• 13. IDP, Business Plan YOU! ? 5 minutes break for chemical dependencies and biological necessities.
  • 14. Resume • To reduce failure-rates in the start-up phase, compose the best entrepreneur(ial team) available. How? • Talent Development
  • 15. Give examples! WHAT IS A TALENT?
  • 16. A talent is: • Old Greek: a weight or sum of money of that weight. Later the disposition or ´gift of God´. (van Dale, 2009) • Best & Brightest. (Knegtmans, 2009) • Exceptional disposition (Wikipedia, 2010). • Relative. • Talent (Dutch, English, French, African, Catalonian, Russian, German, Romanian, Icelandic, Czech, Danish, Polish, Estonian, Norwegian) • Fi: lahjakkuus, Lv: Talants, Lt: Talentas
  • 17. Facts • Be willing to is more important than be able to. (Knegtmans, 2009)
  • 18. Example See possibilities Know where to find it. Tackle opportunities Successful application
  • 19. Facts • Be willing to is more important than be able to. (Knegtmans, 2009) • Training has more effect than Genetic factors. • Top talent = (talent * mentality) / ego (T. van het Hek, 2000) • Talent is gained by internal motivation and long, effective and focused training.
  • 20. How to develop?
  • 21. What to develop? • Your talents! Exercise 1a • But: what are Your talents? • How to distinguish them?
  • 22. Exercise 1a: Write down YOUR talents.
  • 23. The Competent Egg Talent Structure Knowledge Behaviour Context Application Source: N. Vloon, 2002
  • 24. What suites You? • What do You like? • What distinguishes You? • What is appreciated? • Problem: You don´t know for yourself.
  • 25. Identify Your talents • Use tools as: – 360° Feedback – Personal SWOT – Explicit Your context Exercise 1b: Describe Your context.
  • 26. Exercise 2 5 minutes each You: tell Your Neighbour about your job (or sports). Neighbour: write down where he is positive, explores fun, smiles, is exciting, etc. Ask for examples, achieved goals, feedback from colleagues. At the end, ask for his perceived personal strong points and weak points (about 3 aspects each). Exercise 1 b and 2, are determining your relevant talents.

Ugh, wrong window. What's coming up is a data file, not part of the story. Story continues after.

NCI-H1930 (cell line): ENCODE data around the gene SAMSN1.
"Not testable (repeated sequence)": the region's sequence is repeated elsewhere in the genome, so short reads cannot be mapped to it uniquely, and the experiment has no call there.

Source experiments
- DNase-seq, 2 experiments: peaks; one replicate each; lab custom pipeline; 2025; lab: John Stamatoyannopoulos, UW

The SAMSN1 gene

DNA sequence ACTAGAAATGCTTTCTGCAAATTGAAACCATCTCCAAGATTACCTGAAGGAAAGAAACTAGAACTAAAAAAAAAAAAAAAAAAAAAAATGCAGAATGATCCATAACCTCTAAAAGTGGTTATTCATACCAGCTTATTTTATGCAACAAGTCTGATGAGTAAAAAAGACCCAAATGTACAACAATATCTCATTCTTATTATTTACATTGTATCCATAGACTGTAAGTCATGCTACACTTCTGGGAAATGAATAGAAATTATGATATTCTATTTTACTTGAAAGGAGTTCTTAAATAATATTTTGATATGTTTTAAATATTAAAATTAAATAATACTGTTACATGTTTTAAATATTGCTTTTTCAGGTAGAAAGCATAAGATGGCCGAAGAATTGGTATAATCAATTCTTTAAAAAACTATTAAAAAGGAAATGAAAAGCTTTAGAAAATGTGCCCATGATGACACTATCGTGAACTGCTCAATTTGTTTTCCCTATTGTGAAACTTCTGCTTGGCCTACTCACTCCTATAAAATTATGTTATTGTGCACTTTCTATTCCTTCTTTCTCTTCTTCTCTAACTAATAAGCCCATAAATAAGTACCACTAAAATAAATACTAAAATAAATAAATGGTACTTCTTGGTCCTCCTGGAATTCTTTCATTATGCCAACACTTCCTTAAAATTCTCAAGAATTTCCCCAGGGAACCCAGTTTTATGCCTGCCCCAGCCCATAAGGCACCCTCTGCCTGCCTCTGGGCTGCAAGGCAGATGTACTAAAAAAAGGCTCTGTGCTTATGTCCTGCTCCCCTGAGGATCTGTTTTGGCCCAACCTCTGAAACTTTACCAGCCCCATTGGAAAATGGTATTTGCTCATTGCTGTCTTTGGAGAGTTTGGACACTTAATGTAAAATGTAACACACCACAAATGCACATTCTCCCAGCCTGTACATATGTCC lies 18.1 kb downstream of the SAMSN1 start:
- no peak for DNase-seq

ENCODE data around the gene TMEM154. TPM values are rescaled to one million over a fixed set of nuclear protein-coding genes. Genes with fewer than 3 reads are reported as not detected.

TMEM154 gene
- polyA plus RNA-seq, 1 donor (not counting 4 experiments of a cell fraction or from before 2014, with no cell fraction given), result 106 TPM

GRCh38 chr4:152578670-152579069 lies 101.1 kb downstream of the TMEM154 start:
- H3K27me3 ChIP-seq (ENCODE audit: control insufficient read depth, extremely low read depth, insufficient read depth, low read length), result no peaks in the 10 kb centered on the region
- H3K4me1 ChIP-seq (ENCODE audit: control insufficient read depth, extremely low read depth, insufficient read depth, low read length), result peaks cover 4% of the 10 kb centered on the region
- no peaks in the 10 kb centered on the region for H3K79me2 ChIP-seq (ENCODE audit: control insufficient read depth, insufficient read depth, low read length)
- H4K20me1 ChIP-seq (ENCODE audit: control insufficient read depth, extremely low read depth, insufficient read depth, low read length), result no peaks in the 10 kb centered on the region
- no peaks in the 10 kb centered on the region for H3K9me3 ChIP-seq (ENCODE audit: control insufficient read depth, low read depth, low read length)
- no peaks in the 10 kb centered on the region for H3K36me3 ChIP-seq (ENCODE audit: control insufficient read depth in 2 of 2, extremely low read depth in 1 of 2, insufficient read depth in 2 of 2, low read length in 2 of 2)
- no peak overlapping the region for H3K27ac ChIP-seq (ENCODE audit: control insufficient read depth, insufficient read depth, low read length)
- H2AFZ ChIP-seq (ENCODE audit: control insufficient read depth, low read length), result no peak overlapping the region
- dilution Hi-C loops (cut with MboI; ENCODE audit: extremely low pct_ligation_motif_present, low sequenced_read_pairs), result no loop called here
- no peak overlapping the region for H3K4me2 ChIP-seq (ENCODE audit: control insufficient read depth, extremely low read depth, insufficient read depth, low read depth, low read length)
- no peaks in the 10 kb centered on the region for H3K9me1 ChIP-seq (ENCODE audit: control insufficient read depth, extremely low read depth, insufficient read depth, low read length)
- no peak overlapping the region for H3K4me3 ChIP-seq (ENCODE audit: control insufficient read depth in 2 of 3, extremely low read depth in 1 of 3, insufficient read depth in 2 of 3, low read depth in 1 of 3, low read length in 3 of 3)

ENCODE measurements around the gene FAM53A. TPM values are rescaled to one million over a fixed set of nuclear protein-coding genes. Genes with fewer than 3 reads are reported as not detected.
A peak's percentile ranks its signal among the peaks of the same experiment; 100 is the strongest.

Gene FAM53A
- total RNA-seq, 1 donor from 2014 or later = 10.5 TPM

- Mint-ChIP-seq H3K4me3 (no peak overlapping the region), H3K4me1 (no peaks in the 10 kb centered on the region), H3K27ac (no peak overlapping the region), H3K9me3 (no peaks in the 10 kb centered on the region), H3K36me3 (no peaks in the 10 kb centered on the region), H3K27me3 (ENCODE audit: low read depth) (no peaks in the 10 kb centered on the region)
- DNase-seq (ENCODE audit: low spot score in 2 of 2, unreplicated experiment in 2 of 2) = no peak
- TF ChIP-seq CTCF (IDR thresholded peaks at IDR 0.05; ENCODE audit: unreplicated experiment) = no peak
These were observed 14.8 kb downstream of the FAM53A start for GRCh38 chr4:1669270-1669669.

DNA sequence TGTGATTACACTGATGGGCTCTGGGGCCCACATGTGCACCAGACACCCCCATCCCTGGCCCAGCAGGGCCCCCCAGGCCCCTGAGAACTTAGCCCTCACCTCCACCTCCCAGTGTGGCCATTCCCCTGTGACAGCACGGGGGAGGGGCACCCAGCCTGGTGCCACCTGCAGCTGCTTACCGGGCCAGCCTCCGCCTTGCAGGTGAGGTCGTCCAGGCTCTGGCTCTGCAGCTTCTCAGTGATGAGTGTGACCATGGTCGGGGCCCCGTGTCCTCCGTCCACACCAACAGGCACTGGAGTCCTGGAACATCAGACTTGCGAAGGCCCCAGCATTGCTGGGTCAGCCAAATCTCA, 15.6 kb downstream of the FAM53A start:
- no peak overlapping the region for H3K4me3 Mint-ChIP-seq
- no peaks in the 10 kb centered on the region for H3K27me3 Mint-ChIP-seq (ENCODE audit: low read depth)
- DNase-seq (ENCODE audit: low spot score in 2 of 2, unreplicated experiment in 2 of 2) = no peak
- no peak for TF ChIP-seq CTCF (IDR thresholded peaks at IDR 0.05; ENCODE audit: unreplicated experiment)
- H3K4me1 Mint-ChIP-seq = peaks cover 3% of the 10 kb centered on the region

• 27. How to develop?
  • 28. Difficulties • SME-issues: – No HRM-department • job coach • assessment centres – No broad scope of specialists – Limited places to work (fte) • job rotation • spare time for development • exemplary roles
  • 29. Talent development in SME´s Pers. SW 360° feedback context Today Talent development Pers. goals Business goals Talent Near Future Talent needed far Future
  • 30. Different ways of development Falcon Goose Source: N. Vloon, 2002
  • 31. Development in SME´s • Training in the same context, maintain the talent. • Training in a different (future orientated) context, increase the talent, makes it more valuable. Exercise 3
  • 32. Exercise 3: 1. 2. 3. 4. Write down your talents today Write down your personal goals and objectives Determine one of your talent to develop Describe a way to practice that talent (knowledge, skill, behavior) in another context then your current professional activity. 5. Do it, with motivation and drive!
  • 33. Summery 1. Determine what your motivation is; what make you have fun. 2. Determine your relevant talents. 3. Determine what is your goal. 4. Create training activities in another professional context. 5. Do it! (with motivation and drive)
  • 34. Your App’s store 1. What is an App’s? Applicability Approvals (2 * App = App’s) 2. What are they? Proof of successful application of your talents / competencies. 3. How do they look?
  • 35. Your App’s store Status Name Description C Concept No evidence of competence B Believe Poor evidence of competence A Awareness Some evidence of competence AA Applicability Approvals Proofed evidence of competence, in simple, single context AAA Advanced Applicability Approvals Proofed evidence of competence, in complex, multiple context Source: Vloon & Hammer, 2013
  • 36. Lessons learned 1. Determine what your motivation is; what make you have fun. 2. Determine your relevant talents. 3. Determine what is your goal. 4. Create training activities in another professional context. 5. Do it! (with motivation and drive) 6. Make your improvements App’s store ready 7. Sell yourself to the winning team of stakeholders
  • 37. Thank You for your Attention